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Google dismissed six large lobbying companies, major changes in global government affairs and policy business

via:博客园     time:2019/6/13 9:31:45     readed:129


[Abstract] Google has dismissed several large lobbying companies, and the payments to these companies account for nearly half of Google’s annual lobbying expenses of more than $20 million.

Tencent Technology News, June 13 news, according to foreign media reports, as US regulators prepare to conduct a more rigorous review of Google's business, as an important part of Google's global government affairs and policy reform, Google has dismissed 6 A large lobbying company.

According to people familiar with the Google strategy in Washington, in the past few months, Google has adjusted the roster of lobbying companies and reorganized the Washington policy team. At the same time, Google lost two executives who helped Google build the largest lobbying team in Washington. About half of Google’s annual lobbying expenses of more than $20 million are paid to these dismissed lobbying companies.

People familiar with the matter said the move was part of Google’s continued modernization of its impact business over the past 15 years, but at the same time, Google is facing a number of government agencies’ investigations into its operations. It has recently been reported that the US Department of Justice is preparing to conduct an antitrust investigation against the technology giant. Congress and state attorneys are also reviewing Google’s practices. In the campaign, some Democratic presidential candidates called for the spin-off of Google.

According to people familiar with the matter, in an increasingly rigorous review, Alphabet's Google is adjusting lobbyists and other Washington advisory teams. Lobbyists who no longer work for the company include Charlie Black, a long-time Republican strategist, and Charlie Black, a company with a strong Republican and Democrat, including a more conservative Republican. Contact Off Hill Strategics.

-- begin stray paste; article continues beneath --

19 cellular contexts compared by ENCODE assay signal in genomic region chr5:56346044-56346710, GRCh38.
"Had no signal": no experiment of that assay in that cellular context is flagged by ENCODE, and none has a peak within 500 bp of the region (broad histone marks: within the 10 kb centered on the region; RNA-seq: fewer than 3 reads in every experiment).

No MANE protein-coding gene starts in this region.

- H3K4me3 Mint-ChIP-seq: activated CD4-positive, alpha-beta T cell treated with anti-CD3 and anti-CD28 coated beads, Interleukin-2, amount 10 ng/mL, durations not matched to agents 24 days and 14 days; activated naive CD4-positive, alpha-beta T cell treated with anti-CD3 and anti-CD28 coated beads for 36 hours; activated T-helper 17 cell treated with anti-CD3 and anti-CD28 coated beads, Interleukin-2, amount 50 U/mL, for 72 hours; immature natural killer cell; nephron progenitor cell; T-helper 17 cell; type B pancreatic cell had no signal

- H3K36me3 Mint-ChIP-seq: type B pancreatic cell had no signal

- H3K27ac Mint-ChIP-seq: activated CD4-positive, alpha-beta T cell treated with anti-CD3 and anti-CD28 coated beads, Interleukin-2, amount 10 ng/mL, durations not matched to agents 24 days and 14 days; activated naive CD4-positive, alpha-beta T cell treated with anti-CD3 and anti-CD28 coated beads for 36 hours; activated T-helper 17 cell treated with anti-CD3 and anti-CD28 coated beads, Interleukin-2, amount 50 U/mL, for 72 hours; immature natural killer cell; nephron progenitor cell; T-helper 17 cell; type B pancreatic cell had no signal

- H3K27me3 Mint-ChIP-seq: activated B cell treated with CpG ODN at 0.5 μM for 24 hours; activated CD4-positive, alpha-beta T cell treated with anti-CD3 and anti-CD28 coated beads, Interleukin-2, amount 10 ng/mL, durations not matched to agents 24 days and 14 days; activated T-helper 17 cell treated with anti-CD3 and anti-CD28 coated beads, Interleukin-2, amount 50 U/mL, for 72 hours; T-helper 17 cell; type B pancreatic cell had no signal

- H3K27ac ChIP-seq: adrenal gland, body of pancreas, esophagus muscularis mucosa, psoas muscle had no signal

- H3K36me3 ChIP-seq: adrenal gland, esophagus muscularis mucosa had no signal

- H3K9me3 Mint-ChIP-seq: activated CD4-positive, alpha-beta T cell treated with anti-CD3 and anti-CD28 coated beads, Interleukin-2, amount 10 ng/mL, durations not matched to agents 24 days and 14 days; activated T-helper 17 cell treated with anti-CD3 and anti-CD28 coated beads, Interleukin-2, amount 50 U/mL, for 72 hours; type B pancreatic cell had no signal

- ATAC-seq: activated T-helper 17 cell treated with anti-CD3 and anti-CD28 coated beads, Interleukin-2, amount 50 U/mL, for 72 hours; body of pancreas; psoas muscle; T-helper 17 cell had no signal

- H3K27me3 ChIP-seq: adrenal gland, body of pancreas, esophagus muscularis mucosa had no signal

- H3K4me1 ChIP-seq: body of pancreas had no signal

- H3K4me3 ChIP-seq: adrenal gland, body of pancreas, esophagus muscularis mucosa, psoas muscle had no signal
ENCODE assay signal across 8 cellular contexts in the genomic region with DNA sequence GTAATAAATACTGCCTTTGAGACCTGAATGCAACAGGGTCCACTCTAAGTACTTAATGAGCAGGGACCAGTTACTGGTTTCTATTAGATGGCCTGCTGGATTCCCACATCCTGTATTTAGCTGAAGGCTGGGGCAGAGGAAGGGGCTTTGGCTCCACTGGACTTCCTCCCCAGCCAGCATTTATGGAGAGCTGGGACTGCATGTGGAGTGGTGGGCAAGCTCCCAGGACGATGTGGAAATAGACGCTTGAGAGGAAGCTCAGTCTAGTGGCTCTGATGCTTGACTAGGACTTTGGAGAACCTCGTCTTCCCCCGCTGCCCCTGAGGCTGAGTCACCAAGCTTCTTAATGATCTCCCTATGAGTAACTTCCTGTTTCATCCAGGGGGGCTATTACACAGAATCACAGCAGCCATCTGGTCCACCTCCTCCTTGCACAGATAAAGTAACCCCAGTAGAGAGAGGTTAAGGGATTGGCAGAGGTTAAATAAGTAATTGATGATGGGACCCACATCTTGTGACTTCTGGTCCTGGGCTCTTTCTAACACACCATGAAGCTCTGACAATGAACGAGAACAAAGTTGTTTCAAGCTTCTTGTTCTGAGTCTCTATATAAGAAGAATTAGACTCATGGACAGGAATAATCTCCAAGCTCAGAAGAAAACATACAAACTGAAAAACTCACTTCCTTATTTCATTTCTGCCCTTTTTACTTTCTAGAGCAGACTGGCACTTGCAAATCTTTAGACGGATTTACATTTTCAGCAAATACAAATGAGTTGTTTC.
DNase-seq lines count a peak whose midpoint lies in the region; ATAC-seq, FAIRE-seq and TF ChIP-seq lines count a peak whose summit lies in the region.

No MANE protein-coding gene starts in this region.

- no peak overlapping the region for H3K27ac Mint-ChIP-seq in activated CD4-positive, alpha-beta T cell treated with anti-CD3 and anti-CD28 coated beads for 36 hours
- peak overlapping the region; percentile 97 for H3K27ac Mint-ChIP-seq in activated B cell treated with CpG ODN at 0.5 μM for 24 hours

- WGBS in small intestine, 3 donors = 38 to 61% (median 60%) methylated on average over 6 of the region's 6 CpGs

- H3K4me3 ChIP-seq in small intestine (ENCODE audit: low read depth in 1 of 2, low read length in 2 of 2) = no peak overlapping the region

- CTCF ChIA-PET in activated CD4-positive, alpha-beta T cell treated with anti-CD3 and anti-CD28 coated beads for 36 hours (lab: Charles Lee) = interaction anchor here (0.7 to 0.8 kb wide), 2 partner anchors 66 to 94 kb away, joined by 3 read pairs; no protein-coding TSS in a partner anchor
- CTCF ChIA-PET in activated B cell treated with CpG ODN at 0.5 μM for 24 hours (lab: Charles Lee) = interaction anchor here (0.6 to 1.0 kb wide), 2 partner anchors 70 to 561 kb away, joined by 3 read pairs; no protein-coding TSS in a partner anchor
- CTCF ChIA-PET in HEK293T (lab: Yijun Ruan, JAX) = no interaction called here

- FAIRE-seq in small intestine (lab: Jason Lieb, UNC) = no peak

Google’s annual spending on lobbying since 2005

People familiar with Google's restructuring efforts say that after years of rapid global growth, the impact of the evolution of the technology giant has become obsolete. The people said that the company has comprehensively adjusted its policy team to better reflect the global impact of its business ambitions and deal with potential entanglements with regional and market regulators and legislators.

These initiatives are seen as part of Google's new policy and government relations director Karan · Karan Bhatia's restructuring plan. Bhatia was a senior trade representative of the US President George · W· George W. Bush, and later served as a senior executive at General Electric.

Bhatia was appointed last summer as Google’s vice president of policy and government relations. In the past year, he has been re-evaluating Google's influence business, which has grown into one of the largest such businesses in the corporate world. At the end of last year, former Republican Congressman Susan · Susan Molinari said she would resign as head of the Google Washington business, which has not yet appointed a successor.